The Charter consists of 47 clauses which set forth the formation of a sovereign nation-state with a common citizenship for all communities. The Charter protects fundamental human rights for all citizens, including equality, cooperation, freedom of conscience and freedom of religion. Clause 25 specifically states that Jews and non-Muslim Arabs are entitled to practice their own faith without any restrictions. In other words, the Charter of Medina was the first document in history, emphasis on history, to establish religious freedom as a fundamental constitutional right.
But what of the Oath of Ghadeer?
The Oath of Ghadeer, an event in Islamic history Saudi Arabia most fervently would like everyone to forget about, came to complete the Constitution of Medina in that it dealt with two key principles: legitimacy and custodianship ― political and religious.
“O Messenger! Deliver what has been revealed to you from your Lord; and if you do it not, then you have not delivered His message, and Allah will protect you from the people; surely Allah will not guide the unbelieving people.”(Quran 5:67)
The above verse speaks about a revelation of such paramount importance, pull and traction, that should the Prophet had failed in his deliverance, his prophethood would have been nullified altogether. In other words, the very essence of Islam rested in those last commands.
Allamah Tabatabai said on the matter:
Why was this order so important that if it was not conveyed then the message was not conveyed at all? It was because religion’s knowledge and commands are inter linked…The fact, that if this commandment was not conveyed, then no other order was conveyed, shows its utmost importance, and makes it crystal clear that this particular order occupies such a central position in the whole structure – so much so that if it had been left unannounced, it would have amounted to leaving all other orders unannounced, because its relation to other items is like that of soul with body; if it is disconnected, there would remain only a dead body, devoid of feeling, movement and perception… There was a danger that the people would oppose it and strive hard to overturn it against the Prophet aiming at demolishing the structure of religion he had built and disintegrating all its parts … Accordingly, he kept postponing its delivery from time to time, waiting for a suitable circumstances and peaceful atmosphere, in order that his mission might be successful and his endeavours fruitful. But Allah ordered him to make haste in conveying that message, showing to him its importance, and promising to protect him from the people.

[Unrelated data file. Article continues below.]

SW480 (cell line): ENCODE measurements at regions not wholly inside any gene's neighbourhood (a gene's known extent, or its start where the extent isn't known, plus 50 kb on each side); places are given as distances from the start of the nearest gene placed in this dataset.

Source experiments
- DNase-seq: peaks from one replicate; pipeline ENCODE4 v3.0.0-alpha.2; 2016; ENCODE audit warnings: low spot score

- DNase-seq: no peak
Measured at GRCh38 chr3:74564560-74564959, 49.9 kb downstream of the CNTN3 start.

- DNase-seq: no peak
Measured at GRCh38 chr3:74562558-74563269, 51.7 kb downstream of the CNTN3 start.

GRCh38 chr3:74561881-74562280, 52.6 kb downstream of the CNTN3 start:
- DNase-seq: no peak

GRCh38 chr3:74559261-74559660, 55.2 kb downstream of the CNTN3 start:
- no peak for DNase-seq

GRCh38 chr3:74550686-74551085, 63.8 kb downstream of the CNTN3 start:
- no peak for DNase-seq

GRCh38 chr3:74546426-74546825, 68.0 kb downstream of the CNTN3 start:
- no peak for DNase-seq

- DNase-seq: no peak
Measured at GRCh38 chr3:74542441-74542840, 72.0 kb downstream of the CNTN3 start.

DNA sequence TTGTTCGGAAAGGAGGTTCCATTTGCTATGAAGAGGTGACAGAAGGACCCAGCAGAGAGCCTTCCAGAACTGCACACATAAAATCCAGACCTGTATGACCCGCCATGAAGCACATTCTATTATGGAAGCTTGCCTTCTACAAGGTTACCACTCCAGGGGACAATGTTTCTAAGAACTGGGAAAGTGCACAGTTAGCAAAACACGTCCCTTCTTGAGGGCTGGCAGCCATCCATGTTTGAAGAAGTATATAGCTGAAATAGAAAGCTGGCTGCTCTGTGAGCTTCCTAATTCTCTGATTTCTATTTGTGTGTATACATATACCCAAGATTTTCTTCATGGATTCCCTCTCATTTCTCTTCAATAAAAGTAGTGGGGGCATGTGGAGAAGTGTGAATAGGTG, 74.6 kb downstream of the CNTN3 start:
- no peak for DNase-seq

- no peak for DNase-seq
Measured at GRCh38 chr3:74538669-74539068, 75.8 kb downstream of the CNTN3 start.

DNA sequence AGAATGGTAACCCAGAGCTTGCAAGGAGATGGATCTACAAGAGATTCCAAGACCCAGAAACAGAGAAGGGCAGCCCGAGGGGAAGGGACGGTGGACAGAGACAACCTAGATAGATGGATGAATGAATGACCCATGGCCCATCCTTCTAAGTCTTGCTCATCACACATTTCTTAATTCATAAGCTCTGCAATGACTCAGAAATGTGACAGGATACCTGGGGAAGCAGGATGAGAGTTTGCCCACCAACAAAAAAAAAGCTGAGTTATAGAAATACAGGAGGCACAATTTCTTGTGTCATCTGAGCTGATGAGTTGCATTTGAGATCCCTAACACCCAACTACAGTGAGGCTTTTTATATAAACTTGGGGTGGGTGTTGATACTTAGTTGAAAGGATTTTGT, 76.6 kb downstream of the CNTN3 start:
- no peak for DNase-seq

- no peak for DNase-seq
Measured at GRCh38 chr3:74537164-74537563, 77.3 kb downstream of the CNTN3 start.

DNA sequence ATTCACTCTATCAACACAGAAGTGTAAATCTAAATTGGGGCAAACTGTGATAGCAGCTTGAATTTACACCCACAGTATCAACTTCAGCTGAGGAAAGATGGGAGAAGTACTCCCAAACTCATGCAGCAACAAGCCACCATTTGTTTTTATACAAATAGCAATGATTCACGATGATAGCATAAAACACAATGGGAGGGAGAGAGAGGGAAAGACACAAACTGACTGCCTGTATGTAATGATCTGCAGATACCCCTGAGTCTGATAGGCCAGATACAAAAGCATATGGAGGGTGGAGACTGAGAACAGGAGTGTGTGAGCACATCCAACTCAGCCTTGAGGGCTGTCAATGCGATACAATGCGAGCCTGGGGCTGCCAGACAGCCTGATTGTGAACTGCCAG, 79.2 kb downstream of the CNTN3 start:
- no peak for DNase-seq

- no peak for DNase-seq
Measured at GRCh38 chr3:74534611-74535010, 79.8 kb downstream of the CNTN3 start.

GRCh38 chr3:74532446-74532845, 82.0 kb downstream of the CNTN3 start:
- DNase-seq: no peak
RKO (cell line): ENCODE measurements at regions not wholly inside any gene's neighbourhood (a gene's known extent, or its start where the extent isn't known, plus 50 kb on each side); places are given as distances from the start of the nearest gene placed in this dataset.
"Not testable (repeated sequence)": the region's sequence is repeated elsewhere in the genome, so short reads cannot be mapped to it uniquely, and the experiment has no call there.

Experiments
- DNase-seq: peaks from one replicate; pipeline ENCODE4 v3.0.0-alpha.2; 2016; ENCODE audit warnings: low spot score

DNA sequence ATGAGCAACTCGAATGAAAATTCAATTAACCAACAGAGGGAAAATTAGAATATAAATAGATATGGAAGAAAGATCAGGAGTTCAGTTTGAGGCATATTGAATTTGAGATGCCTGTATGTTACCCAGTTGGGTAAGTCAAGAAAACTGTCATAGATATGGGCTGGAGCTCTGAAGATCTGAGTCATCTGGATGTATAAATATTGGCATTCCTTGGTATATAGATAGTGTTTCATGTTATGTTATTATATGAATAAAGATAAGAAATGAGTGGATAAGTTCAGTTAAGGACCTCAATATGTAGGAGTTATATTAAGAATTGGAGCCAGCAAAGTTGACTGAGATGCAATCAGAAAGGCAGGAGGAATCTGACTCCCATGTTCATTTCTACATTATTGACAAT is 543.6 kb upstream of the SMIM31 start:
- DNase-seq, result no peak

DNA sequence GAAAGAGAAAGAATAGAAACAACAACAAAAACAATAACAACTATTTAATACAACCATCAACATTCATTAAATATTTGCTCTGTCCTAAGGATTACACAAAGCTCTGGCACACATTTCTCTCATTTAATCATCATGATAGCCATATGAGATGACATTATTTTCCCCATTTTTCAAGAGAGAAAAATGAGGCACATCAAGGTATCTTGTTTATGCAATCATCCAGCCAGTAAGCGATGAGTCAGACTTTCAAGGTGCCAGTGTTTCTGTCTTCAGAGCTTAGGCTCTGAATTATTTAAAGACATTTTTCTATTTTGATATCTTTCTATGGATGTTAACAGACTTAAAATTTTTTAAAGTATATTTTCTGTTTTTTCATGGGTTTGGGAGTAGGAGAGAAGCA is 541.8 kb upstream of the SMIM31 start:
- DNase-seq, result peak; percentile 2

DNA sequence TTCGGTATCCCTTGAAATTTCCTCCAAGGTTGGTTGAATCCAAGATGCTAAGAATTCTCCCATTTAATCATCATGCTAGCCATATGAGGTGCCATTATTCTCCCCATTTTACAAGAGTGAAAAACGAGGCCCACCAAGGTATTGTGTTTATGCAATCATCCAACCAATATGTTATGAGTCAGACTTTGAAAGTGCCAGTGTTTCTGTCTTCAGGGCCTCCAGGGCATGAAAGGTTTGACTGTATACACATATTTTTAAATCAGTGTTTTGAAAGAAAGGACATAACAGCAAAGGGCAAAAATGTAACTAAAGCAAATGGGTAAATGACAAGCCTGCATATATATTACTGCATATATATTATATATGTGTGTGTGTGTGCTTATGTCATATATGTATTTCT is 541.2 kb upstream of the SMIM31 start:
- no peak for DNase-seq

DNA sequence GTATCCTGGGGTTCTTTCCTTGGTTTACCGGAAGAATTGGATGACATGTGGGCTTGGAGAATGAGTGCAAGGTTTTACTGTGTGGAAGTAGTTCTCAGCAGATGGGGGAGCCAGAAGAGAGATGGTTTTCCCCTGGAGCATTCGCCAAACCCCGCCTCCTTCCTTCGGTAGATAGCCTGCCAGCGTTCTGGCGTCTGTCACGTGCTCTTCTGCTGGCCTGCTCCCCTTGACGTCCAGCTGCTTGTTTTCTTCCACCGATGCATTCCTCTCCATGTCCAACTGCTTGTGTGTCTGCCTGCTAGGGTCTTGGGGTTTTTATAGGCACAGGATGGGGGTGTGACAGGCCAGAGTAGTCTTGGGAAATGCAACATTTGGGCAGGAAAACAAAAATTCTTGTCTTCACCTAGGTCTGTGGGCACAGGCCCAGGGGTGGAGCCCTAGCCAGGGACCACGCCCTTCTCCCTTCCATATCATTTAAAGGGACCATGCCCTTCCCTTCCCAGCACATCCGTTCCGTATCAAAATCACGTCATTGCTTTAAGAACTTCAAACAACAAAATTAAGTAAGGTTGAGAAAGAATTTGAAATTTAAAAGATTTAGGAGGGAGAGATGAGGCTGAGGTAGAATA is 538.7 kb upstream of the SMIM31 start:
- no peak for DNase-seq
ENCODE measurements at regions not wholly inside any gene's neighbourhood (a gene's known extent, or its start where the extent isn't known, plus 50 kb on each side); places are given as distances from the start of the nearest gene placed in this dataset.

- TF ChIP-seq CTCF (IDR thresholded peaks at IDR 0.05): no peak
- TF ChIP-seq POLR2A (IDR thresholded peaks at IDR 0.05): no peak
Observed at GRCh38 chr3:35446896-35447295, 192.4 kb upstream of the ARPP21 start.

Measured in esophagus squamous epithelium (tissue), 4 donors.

What was this message the Prophet was supposed to convey that would provoke the people, most specifically, the disbelievers? According to numerous traditions from both Shia and Sunni sources, it was about the guardianship and custodianship of Imam Ali –- the first Imam of Islam and appointed keeper of tradition.
The Oath of Ghadeer dealt together with the issue of political succession and religious guardianship over the Islamic nation-state. Interestingly enough, Muslims seldom dare overtly discuss this matter as righteous legitimacy has been denied away from the appointed parties to be wielded by others -– more often than not by the blade of their swords.
The issue of guardianship and legitimacy are absolutely central in Islam though. Today, both concepts have been together denied and twisted to fit the agenda of a dishonest and radically bigoted elite.
The Prophet conveyed this last message after performing what would be his last Hajj. There, in a place called Ghadeer, he ordered Muslims to assemble together, to bear witness once more and pledge their allegiance once last time to the Word.
It was then, before the Islamic community that Imam Ali, was revealed as the true successor of the Word ― both the guardian and the tradition itself, together the recipient of the rule and the rule itself.
Where Muhammad was God’s last Prophet, Ali was His Imam – the voice after the Word, which would carry, defend and purify those verses which were passed on by the Prophet of God.
It has been narrated from Abi Sa’id that:
When the day of Ghadeer Khumm came, the messenger of Allah commanded the caller to call out: “Gather for the prayer.” Then he took Ali by the hand and said: “O’ Allah! Whomsoever I am his master, Ali is also his master. O’ Allah! Be a friend to that person who is a friend to me, and be an enemy to that person who is an enemy to him.
Islam’s unity and true oath of allegiance is expressed twice: to become One ― once in the declaration of faith known as Shahada( that there is indeed but One God, and that Muhammad is His prophet) ― and then in the pledge of Ghadeer (the two faces of a coin, when body and soul become united in worship to become Islam).
It is with the announcement of guardianship that the message of Islam was perfected and completed. Arguably, Islam was born as a sovereign institutional reality on the Day of Ghadeer, when One was expressed in Pluralism.
“This day have those who disbelieve despaired of your religion, so fear them not, and fear Me. This day have I perfected for you your religion and completed My favour on you and chosen for you Islam as a religion” (5:3)
To be continued…